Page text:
The Little Sisters of the Poor are headed back to the Supreme Court this term.
It is unclear whether they will win this one narrowly or broadly, but they should win. Although it is unfortunate that they have had to be in court again, the Little Sisters’ second case at the Supreme Court could end up benefiting religious freedom in the future. Their opponents’ insistence on drawing them back into litigation may yield a significant precedent for interpreting the federal statutory law of religious freedom set forth in the Religious Freedom Restoration Act (RFRA).
Last time the Little Sisters went to the Supreme Court, they were plaintiffs seeking relief from the Affordable Care Act’s federal command to include contraceptive drugs and devices in their health benefits plan. This time, they intervened as defendants, while the plaintiffs are states seeking to invalidate the 2017 federal rule that protects the Little Sisters’ religious exercise by exempting their health benefits plan from contraceptives commandeering.
Last time, the Little Sisters had the Obama Administration against them. This time, they have the Trump Administration on their side.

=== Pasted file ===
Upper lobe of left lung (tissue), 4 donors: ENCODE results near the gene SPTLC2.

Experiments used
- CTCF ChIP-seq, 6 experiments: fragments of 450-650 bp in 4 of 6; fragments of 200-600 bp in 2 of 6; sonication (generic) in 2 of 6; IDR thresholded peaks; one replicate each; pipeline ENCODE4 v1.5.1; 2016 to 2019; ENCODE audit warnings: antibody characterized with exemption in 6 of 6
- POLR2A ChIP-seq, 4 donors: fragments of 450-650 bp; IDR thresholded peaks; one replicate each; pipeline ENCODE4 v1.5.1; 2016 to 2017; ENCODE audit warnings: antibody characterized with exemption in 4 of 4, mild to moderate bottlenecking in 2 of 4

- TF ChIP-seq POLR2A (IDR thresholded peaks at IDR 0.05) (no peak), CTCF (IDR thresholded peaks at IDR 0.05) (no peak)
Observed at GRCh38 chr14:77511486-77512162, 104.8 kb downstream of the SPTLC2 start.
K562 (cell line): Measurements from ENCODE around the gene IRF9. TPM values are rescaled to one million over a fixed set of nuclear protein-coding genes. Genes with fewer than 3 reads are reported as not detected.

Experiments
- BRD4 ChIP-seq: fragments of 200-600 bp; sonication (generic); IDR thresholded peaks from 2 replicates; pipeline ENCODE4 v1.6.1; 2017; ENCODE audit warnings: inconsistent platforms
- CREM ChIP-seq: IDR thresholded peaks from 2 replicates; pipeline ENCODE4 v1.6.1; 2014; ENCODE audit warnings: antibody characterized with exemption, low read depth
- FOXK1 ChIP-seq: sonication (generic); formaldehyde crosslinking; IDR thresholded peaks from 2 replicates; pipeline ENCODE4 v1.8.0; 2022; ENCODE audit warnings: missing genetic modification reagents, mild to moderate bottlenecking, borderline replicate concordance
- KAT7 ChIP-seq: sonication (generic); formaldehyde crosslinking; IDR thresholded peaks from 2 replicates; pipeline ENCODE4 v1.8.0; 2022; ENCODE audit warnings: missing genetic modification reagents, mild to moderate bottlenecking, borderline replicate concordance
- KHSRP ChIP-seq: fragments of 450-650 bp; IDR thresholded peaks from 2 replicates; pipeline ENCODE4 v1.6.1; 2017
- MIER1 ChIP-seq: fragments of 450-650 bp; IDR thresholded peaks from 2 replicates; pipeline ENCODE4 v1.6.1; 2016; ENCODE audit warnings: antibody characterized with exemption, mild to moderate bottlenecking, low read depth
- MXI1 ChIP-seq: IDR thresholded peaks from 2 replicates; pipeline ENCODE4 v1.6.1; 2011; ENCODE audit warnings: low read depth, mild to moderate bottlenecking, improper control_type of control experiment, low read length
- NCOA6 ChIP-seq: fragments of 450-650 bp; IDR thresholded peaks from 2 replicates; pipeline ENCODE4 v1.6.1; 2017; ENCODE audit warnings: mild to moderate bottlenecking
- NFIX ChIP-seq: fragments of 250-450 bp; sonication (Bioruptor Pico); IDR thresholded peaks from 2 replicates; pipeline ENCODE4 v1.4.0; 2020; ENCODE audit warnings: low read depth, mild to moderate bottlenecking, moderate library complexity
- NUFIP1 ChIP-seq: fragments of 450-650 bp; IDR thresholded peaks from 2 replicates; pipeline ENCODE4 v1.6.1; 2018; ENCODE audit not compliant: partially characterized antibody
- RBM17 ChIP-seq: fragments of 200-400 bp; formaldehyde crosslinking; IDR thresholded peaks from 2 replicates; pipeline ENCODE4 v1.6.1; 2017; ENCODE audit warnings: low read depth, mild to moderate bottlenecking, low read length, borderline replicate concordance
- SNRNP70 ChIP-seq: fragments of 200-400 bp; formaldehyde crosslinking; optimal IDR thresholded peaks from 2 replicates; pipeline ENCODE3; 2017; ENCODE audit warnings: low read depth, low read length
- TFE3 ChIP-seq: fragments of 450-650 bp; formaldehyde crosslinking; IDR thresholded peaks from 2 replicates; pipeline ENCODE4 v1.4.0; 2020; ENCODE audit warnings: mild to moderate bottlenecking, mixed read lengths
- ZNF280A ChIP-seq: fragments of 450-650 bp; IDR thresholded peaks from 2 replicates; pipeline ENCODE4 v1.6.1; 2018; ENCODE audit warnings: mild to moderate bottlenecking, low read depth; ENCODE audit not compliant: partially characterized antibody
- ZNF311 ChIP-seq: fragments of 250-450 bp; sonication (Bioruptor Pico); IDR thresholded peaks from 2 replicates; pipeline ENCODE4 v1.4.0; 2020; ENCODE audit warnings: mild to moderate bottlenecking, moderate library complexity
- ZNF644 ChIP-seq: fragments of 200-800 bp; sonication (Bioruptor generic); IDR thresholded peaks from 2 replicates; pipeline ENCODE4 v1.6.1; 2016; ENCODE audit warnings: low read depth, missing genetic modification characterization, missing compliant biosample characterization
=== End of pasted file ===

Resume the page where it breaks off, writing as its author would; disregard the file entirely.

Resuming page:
Last time, their case was heard by an eight-justice Court without Justice Antonin Scalia and with Justice Anthony Kennedy. This time, their case will be decided by a nine-justice court that includes Justice Neil Gorsuch and Justice Brett Kavanaugh.
But one thing has not changed: The insistence of some government officials that the Little Sisters and other religious employers must implement the contraceptive mandate in violation of their religious commitments. The Obama Administration fought hard against granting the regulatory exemption that the Trump Administration later promulgated when settling the first round of contraceptive-commandeering cases. Lawsuits led by blue-state Attorneys General (this one by Pennsylvania and New Jersey, together with another one by California, Delaware, Virginia, Maryland, New York, Illinois, Washington, Minnesota, Connecticut, D.C., North Carolina, Vermont, Rhode Island, and Hawaii) picked up where the Obama Administration left off. With their party having lost at the federal level, these partisans used their state offices to go on offense against new federal rules protecting conscience and religious freedom.
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